What are some examples of wordplay in "Charles" by Shirley Jackson?
"Charles" is a short story with a twist ending by Shirley Jackson, in which a boy named Laurie creates an alter-ego named Charles to blame for his own bad behavior in kindergarten.
Wordplay, encompassing anything from puns to subtle satire in grammar and context, is here shown largely as contextual clues to Laurie's rebellion against authority. At home, where he is shown safely telling stories about a terrible boy, Laurie pushes against his parents with small verbal jibes. He calls his father "dumb" and an "old dust-mop," all innocuous enough and ignored in the face of the more interesting Charles. At school, where he is not so terrified of parental judgement, his actions are larger: using the playground toy "see-saw" to hit a girl, he is made to stay inside during recess; throwing chalk "deprive[s him] of black-board privileges. Each action relates directly to its consequence.
A good example of this contextual wordplay appears early in the story.
"The teacher spanked a boy, though," Laurie said, addressing his bread and butter. "For being fresh," he added, with his mouth full.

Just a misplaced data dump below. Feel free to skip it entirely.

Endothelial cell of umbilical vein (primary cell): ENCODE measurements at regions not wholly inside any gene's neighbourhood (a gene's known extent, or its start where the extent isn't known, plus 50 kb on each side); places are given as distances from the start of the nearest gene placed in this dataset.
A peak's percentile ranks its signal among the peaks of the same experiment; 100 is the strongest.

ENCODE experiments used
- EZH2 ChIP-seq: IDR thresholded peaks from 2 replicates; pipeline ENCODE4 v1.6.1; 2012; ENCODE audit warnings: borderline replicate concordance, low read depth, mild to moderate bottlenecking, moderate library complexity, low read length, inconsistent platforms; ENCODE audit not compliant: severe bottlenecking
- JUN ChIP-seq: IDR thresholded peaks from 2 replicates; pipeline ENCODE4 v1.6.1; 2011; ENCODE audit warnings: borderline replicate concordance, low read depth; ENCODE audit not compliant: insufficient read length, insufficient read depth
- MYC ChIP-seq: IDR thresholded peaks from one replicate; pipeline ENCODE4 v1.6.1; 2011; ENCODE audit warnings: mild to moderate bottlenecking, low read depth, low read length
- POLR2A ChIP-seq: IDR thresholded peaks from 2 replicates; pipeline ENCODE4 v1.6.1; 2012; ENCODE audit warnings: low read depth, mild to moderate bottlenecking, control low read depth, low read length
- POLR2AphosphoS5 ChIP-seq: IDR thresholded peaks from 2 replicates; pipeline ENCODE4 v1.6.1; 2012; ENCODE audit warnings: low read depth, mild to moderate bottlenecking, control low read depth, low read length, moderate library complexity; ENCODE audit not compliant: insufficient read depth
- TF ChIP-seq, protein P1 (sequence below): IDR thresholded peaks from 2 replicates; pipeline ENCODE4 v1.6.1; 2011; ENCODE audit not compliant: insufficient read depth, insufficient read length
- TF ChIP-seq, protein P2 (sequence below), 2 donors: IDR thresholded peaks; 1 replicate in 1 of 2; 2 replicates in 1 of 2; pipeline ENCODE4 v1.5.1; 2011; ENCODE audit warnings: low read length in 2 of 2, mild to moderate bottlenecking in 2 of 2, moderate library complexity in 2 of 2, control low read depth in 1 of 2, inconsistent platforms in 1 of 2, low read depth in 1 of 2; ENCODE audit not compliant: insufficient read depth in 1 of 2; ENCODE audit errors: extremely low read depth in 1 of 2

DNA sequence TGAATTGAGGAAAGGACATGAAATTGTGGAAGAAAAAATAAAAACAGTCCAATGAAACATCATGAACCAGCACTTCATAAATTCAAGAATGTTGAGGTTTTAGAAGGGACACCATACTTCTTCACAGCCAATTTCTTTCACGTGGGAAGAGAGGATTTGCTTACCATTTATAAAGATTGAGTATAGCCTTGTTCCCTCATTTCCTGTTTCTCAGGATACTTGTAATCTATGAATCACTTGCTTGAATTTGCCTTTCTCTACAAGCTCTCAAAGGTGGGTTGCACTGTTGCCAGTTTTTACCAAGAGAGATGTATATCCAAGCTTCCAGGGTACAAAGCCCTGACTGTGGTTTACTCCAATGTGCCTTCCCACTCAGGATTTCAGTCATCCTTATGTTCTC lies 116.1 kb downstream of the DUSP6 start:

"What did he do?" I asked. "Who was it?"
Laurie thought. "It was Charles," he said.
(Jackson, "Charles," Google Docs)
This is both a pun and a clue as to the ending, as well as being the creation-moment of Charles himself. Laurie, trying to find a way to explain that he was "fresh" in class and was punished, attempts to simply slide it by his parents. His "addressing his bread and butter" is an attempt to minimalize the story by not engaging his parents directly. When Laurie speaks directly to his father, his tone is "cold," but the lie is built on the theme of "bread and butter," mentally associating with warmth. It is also a pun, as Laurie's "freshness" can be felt in the food itself; fresh food, fresh behavior. However, Laurie finds himself forced to further explain the lie, and Charles is born.